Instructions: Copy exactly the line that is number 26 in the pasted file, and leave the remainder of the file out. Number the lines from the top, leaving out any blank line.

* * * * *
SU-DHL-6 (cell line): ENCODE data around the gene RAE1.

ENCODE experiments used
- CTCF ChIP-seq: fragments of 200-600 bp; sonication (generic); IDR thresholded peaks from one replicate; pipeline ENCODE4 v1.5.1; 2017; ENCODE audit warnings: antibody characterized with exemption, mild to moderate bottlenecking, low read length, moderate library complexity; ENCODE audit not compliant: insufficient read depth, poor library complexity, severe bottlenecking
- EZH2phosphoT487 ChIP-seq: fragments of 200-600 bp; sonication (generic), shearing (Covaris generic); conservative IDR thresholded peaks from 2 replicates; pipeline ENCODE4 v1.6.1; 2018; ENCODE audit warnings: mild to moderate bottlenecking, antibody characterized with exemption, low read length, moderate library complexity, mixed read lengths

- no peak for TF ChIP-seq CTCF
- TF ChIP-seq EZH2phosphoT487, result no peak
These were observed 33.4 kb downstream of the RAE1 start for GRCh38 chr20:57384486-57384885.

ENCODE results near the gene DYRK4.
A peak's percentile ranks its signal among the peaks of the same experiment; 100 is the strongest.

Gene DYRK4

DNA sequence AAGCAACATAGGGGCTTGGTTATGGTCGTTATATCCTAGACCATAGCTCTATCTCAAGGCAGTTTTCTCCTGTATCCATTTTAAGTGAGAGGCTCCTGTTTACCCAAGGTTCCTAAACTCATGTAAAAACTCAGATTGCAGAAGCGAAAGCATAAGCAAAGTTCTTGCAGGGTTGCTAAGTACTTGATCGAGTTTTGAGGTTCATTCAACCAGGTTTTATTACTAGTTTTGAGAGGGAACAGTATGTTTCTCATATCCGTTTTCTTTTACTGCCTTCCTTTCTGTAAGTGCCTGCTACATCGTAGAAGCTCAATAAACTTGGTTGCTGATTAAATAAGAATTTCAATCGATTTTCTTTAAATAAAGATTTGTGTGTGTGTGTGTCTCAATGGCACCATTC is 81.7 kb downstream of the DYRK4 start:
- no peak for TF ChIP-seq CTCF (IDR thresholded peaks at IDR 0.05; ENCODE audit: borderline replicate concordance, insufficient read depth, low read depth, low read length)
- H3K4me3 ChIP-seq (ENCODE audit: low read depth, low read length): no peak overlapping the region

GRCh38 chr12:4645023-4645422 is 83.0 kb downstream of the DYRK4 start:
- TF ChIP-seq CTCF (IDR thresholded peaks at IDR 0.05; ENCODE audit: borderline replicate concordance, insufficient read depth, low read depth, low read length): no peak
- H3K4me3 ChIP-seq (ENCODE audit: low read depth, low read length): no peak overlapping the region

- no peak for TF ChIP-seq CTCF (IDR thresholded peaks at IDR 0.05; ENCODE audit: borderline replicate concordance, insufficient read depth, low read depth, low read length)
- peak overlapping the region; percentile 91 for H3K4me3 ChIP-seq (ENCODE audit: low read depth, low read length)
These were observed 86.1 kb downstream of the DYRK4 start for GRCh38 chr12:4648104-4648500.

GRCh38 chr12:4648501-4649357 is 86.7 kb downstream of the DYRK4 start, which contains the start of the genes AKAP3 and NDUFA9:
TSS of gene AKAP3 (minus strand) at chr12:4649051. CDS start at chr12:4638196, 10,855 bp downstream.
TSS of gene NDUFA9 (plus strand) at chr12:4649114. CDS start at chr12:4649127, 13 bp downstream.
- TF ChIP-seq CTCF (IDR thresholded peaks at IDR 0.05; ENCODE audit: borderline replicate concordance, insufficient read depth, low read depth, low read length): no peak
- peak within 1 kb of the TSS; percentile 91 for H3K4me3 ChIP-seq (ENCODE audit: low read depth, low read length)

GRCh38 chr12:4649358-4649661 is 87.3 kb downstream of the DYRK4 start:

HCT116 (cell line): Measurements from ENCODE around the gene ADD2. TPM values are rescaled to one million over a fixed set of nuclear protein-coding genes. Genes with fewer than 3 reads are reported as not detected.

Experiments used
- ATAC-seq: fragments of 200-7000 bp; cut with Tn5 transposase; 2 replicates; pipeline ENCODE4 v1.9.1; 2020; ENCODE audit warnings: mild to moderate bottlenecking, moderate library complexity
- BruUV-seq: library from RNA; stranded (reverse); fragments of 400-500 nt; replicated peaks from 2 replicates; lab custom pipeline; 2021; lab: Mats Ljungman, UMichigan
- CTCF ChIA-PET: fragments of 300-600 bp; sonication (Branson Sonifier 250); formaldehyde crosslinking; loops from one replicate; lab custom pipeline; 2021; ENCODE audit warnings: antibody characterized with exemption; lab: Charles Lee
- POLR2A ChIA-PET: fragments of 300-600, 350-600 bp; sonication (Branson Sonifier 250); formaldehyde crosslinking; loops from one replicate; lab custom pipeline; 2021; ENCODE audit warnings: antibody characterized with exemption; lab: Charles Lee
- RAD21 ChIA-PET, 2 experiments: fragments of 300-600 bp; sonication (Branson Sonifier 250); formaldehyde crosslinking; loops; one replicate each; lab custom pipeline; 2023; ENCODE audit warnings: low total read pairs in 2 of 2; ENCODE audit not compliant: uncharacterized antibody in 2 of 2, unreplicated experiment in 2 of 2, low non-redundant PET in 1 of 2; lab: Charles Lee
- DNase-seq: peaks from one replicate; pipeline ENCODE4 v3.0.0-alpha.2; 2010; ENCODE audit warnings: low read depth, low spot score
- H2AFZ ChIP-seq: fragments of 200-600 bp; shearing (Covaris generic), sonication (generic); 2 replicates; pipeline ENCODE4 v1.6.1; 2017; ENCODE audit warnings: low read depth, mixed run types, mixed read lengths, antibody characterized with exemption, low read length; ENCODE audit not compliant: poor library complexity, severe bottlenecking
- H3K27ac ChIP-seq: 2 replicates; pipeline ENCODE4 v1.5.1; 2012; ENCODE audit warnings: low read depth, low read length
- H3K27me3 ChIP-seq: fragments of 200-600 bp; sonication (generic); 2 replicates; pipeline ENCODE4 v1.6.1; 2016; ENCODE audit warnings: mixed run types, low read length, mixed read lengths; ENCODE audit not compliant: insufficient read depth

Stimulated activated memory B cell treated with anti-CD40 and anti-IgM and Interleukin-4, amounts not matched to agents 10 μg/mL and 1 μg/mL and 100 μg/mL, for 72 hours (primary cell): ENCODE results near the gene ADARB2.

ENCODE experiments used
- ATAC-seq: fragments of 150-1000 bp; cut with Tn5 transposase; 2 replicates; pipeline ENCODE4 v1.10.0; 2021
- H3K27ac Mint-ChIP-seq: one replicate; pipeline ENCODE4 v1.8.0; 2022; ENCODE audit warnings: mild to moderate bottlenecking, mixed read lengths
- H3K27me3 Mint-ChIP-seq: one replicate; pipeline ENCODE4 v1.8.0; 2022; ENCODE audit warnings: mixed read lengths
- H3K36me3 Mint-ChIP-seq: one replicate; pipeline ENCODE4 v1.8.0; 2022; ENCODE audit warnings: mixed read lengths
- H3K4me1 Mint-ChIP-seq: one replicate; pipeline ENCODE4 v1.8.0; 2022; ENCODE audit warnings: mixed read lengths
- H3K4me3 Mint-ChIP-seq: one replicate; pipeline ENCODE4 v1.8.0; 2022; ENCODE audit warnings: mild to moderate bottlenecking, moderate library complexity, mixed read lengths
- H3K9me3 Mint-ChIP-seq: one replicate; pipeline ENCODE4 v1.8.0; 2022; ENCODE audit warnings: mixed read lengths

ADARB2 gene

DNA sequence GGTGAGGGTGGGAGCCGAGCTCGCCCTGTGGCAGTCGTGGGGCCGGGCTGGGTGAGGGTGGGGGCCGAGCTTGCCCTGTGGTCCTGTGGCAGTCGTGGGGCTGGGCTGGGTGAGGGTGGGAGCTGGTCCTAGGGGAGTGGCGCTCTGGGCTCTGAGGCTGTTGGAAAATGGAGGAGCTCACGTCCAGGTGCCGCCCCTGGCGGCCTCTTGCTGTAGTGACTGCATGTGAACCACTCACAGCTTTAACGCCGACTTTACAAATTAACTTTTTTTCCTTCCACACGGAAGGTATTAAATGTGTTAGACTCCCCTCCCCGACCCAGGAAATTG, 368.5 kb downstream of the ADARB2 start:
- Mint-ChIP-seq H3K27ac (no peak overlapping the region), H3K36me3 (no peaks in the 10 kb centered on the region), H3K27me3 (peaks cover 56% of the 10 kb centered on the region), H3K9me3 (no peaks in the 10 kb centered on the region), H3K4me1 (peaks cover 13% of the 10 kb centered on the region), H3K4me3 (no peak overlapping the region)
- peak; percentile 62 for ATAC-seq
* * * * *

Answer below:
HCT116 (cell line): Measurements from ENCODE around the gene ADD2. TPM values are rescaled to one million over a fixed set of nuclear protein-coding genes. Genes with fewer than 3 reads are reported as not detected.